I, for one, like your soapbox speeches. It's a needed reminder of the real glory days and what drove us to the fanatacism that we tend to shy away from nowadays (although we are out of the Amiga closet, so to speak, since we are all here, right?)
To this day, I still get ridiculed by 'beamers' because I still frequent Amiga boards (like here) and talk Amiga talk, emulate, buy games, etc. They didn't get it then and they don't get it now. And it's their loss.
Your description of the program you created jarred my memory of those days when I would use these programs. Even just trying them out to see what they would do, their ease-of-use made it possible to create something on your first go. The more possessed of us took it even deeper. For me, I created one serious NoiseTracker mod and dabbled in a few others before deciding that sequencing was more work than I wanted to devote to the task. But I did create some songs. And I created tons of pics in DPaint (and a few animations). With CanDo, I made a jukebox disk of Depeche Mods, I created a graphical database of movie musicals (including sound samples from some films via Perfect Sound, poster art scans with DigiPaint, and video captures using Live500), I dabbled in some games with SEUCK and AMOS (sorry, my poor math skills prevented me from pursuing real programming), and many other creative projects I can't remember right now.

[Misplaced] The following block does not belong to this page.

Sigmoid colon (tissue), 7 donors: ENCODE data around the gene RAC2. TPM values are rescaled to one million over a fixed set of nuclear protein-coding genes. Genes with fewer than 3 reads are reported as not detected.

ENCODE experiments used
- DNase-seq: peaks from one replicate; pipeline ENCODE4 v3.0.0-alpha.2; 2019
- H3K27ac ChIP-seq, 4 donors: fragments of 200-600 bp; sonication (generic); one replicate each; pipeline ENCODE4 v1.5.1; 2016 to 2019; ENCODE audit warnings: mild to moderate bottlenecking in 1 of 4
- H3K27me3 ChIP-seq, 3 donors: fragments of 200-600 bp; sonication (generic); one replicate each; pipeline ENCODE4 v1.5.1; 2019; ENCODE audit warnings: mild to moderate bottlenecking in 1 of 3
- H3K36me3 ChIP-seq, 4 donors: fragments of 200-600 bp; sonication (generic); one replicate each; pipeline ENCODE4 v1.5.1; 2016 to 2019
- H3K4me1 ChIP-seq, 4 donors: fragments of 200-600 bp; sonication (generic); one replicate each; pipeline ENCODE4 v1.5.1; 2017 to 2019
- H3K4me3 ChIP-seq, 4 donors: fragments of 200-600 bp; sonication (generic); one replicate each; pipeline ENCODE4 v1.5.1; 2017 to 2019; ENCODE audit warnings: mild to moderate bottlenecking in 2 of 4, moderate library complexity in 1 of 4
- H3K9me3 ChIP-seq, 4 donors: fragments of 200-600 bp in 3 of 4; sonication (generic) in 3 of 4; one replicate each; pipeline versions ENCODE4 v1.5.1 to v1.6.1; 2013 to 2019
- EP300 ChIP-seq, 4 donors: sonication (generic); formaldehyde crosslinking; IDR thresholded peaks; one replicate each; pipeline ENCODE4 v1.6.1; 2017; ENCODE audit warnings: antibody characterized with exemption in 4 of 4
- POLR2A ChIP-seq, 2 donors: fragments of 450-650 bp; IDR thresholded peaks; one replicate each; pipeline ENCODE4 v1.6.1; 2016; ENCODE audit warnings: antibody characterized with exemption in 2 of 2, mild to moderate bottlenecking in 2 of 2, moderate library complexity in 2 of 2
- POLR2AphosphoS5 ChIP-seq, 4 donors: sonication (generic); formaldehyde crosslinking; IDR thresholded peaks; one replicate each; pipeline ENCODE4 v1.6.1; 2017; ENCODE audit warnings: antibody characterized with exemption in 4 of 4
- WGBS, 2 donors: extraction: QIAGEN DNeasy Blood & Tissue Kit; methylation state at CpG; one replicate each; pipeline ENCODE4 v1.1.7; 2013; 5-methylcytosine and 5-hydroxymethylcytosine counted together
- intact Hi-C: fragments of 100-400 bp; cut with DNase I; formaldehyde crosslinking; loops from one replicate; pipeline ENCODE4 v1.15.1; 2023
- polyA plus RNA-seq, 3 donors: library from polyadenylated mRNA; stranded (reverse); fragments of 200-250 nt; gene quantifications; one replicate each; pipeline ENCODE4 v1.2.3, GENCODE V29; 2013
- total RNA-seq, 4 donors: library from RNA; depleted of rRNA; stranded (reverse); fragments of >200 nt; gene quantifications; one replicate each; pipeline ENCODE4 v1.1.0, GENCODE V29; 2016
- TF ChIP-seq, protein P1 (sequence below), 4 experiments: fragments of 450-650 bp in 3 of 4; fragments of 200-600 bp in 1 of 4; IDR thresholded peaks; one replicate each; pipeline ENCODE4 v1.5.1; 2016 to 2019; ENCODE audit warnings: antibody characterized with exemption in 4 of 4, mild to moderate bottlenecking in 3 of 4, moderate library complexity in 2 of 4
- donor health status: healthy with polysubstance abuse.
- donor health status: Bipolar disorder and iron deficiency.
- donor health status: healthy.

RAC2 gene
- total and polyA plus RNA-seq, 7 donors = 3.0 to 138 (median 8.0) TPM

My friend Carmen/The Tapeworm was so good with creating graphics on the Amiga, he took Deluxe Video and managed to use it to create games featuring his brilliant artwork and animations. One of them, The Worm's Undersea Odyssey was so similar to the Dragon's Lair/Space Ace games, you'd think it was a playable demo from Readysoft! And my nephew even made a stunning 24-bit graphical database of US National Parks (that even Virgin was interested in buying!)
It seems those days of this kind of creativity are just a memory now since the PC world is calculated, paint-by-numbers, assembly line, predictable cack. The only bright spot I see is in emulation and even then, it requires so much horsepower that once again the limitations of PC's and Windows suffocates the process.
Mind you, I do a lot of music recording on the PC these days, but had the Amiga survived this battle against PC domination, I'm sure I would be doing these same tasks on a more seamless, fluid Amiga and with a lot more precision, technology and user control.